It's just a mess of a book. True god awful trash. I picked it up because of the high ratings, and then I remembered that most people are dumb and give this book a 5 because of Jesus and not because it's actually good. To be fair, without Rosenberg's obnoxious proselytizing, it moves quickly and tells a compelling story, but it truly is evangelical propaganda thinly disguised as historical fiction. If anything, it's religious fiction, and Rosenberg should be ashamed of himself for taking a Jewish tragedy and turning it into a Christian missionary tale. No, Christians were not responsible for the Holocaust; it was about racial makeup, not religion. I don't think anyone has ever blamed Christians for the atrocities committed. But at the same time, Christianity is not a solution to the suffering caused by the Nazis. Doing this is SO problematic because you're essentially saying that it's okay that Nazis killed millions of people because God eventually swooped in and saved a few. WRONG. GROSS AND WRONG.
Profile Image for Kat Dominitz.
18 reviews2 followers
October 12, 2015
I found this book to be poorly written; it reads like a 500 page synopsis. The author spells everything out for the reader, the book is almost solely comprised of cliches, and the depth in character development is very limited. Also, I didn't find the writing clever or witty. This book brings nothing new to the table; we've all heard the facts and know the story. I think what the author was trying to accomplish was to write a story about a mans journey to becoming a Christian during this dark period of history. I felt it was very lacking. The author tried to share Jacob's story and insights, but I didn't find it very honest and thought it needed more depth. There were some moments where the book touched on really interesting ideas, but the author quickly skipped over those. The authors attention was completely misplaced. So, perhaps the concept of the book was actually good, the execution fell short.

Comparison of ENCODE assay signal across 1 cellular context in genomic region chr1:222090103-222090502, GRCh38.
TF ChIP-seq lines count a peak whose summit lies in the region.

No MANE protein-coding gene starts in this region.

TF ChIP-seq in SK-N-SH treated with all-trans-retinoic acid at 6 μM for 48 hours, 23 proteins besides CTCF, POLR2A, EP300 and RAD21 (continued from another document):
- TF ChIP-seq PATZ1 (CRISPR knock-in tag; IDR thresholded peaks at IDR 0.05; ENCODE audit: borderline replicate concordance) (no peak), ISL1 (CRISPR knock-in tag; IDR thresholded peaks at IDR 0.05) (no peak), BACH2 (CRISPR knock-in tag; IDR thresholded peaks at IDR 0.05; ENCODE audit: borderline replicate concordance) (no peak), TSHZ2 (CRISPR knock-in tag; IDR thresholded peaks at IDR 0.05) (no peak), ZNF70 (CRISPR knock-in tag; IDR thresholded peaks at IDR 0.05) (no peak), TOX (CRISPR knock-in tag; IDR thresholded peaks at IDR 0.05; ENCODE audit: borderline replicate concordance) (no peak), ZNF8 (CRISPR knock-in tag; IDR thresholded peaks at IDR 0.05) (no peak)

Profile Image for Lori Elliott (catching up).
725 reviews1,763 followers
February 7, 2017
I have read many fantastic novels centering around WWII... unfortunately, this was not one of them. It was evident in the lack of depth in the characters and some dialogue issues that this was a departure from Rosenbergs usual writing genre. I do realize that this was a very personal novel for Rosenberg and I commend him for his efforts. Good story, but bad execution. Honestly, I just became bored about 3/4 of the way through. Bummer... emoji sad face.
Profile Image for Betty.
16 reviews10 followers
February 24, 2015
Another nail-biter by one of my favorite authors! I loved this book! I just simply couldn't put it down! I read it in less than a week! I kept thinking that it was a true story. It was truly a work of history and suspense. A hard book to write I'm sure! The author did a marvelous job taking true facts and weaving a fictitious character into them without sacrificing the true history. I love World War Two, and this book did not disappoint! It was heart wrenching and accurate. I am looking forward to more books by Joel C. Rosenberg in the future! Thank you, Mr. Rosenberg for all the hard work you put in, to make this book enjoyable to a history buff like me! I never once had to be frustrated with this work of historical fiction! We can never forget what happened in the Holocaust as long as we have authors like this!
Profile Image for Carol.